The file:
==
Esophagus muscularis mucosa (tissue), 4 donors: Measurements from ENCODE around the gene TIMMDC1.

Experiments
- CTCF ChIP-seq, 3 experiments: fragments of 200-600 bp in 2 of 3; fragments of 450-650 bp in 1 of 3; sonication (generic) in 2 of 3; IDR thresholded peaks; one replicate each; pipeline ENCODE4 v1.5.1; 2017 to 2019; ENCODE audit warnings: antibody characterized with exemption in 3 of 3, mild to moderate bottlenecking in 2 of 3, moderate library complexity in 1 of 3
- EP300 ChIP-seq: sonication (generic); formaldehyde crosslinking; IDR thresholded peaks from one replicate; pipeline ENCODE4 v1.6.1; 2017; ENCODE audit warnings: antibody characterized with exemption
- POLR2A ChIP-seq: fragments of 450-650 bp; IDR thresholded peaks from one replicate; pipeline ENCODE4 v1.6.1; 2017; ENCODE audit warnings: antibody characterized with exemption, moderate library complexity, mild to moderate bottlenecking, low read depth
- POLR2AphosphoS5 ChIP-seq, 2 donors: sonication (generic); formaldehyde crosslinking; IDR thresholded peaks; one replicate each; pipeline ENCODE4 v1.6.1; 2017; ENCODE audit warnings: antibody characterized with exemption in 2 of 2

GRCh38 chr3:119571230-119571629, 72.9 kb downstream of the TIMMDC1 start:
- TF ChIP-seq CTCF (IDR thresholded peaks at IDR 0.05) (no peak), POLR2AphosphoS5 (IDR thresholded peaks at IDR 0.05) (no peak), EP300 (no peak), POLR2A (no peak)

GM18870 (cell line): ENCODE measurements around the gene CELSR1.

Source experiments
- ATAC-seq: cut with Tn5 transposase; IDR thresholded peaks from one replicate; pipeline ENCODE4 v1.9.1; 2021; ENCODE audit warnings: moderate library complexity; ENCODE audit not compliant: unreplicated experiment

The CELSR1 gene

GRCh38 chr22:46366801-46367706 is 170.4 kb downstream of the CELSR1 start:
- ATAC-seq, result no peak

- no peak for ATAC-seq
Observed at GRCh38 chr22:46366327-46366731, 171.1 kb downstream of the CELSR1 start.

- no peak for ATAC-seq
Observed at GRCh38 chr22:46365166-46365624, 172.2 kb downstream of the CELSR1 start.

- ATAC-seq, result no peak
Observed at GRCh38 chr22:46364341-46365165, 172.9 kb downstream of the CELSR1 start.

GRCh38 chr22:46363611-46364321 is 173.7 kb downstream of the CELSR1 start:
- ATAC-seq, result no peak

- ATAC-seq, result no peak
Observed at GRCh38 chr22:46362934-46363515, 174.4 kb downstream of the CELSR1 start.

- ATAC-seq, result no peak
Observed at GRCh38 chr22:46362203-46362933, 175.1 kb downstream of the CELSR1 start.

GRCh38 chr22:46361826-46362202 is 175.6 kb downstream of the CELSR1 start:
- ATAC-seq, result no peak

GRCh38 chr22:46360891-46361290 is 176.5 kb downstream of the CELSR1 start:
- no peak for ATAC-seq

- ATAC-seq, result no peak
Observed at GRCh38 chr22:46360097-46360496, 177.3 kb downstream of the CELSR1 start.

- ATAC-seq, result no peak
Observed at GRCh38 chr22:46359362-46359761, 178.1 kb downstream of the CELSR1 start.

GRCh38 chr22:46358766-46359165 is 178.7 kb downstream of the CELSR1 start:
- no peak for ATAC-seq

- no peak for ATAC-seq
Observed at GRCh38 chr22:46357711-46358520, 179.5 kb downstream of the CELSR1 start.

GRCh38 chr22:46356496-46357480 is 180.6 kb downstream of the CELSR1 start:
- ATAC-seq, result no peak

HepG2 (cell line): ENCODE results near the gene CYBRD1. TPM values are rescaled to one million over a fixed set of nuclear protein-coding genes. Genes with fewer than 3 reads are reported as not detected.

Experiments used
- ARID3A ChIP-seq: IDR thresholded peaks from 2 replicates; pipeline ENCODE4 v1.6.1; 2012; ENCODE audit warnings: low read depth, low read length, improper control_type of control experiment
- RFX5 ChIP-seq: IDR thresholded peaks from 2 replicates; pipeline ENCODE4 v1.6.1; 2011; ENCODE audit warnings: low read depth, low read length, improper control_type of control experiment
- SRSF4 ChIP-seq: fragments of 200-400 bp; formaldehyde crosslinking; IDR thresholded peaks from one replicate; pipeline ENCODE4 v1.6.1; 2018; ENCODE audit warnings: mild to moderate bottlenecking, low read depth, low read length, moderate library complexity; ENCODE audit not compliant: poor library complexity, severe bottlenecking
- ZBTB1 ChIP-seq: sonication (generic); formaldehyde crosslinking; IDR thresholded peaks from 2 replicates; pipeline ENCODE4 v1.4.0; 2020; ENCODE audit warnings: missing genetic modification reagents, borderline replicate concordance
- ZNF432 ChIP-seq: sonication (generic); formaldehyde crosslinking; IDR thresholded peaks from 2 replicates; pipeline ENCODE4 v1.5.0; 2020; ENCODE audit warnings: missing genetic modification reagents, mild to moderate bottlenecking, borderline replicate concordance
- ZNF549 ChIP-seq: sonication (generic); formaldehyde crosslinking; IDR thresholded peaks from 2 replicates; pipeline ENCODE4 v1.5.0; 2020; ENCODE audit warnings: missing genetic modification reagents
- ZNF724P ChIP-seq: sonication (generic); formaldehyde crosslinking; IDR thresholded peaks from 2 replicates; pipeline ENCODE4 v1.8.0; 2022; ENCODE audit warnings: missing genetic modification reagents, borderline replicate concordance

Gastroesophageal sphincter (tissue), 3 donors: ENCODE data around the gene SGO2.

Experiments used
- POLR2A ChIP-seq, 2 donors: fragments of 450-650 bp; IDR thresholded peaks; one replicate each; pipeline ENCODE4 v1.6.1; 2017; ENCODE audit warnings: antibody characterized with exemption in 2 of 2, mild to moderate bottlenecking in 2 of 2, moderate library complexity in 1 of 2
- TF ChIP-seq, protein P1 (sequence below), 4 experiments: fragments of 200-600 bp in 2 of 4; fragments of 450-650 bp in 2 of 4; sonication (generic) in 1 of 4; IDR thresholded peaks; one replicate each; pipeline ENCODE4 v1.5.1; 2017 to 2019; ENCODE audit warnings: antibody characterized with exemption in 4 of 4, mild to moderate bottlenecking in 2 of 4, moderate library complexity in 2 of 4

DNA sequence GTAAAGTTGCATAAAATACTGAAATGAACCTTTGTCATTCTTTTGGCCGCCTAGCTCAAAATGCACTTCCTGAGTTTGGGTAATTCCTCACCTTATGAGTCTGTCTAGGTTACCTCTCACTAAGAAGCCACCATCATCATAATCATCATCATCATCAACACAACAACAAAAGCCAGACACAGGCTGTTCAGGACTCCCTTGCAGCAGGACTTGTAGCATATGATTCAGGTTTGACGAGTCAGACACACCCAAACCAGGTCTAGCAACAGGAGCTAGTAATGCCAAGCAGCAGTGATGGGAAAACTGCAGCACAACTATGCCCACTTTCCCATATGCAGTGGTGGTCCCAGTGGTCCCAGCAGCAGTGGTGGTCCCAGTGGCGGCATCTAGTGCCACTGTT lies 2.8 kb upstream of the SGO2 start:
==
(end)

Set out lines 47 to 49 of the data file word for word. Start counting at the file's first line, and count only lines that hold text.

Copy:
- ZNF432 ChIP-seq: sonication (generic); formaldehyde crosslinking; IDR thresholded peaks from 2 replicates; pipeline ENCODE4 v1.5.0; 2020; ENCODE audit warnings: missing genetic modification reagents, mild to moderate bottlenecking, borderline replicate concordance
- ZNF549 ChIP-seq: sonication (generic); formaldehyde crosslinking; IDR thresholded peaks from 2 replicates; pipeline ENCODE4 v1.5.0; 2020; ENCODE audit warnings: missing genetic modification reagents
- ZNF724P ChIP-seq: sonication (generic); formaldehyde crosslinking; IDR thresholded peaks from 2 replicates; pipeline ENCODE4 v1.8.0; 2022; ENCODE audit warnings: missing genetic modification reagents, borderline replicate concordance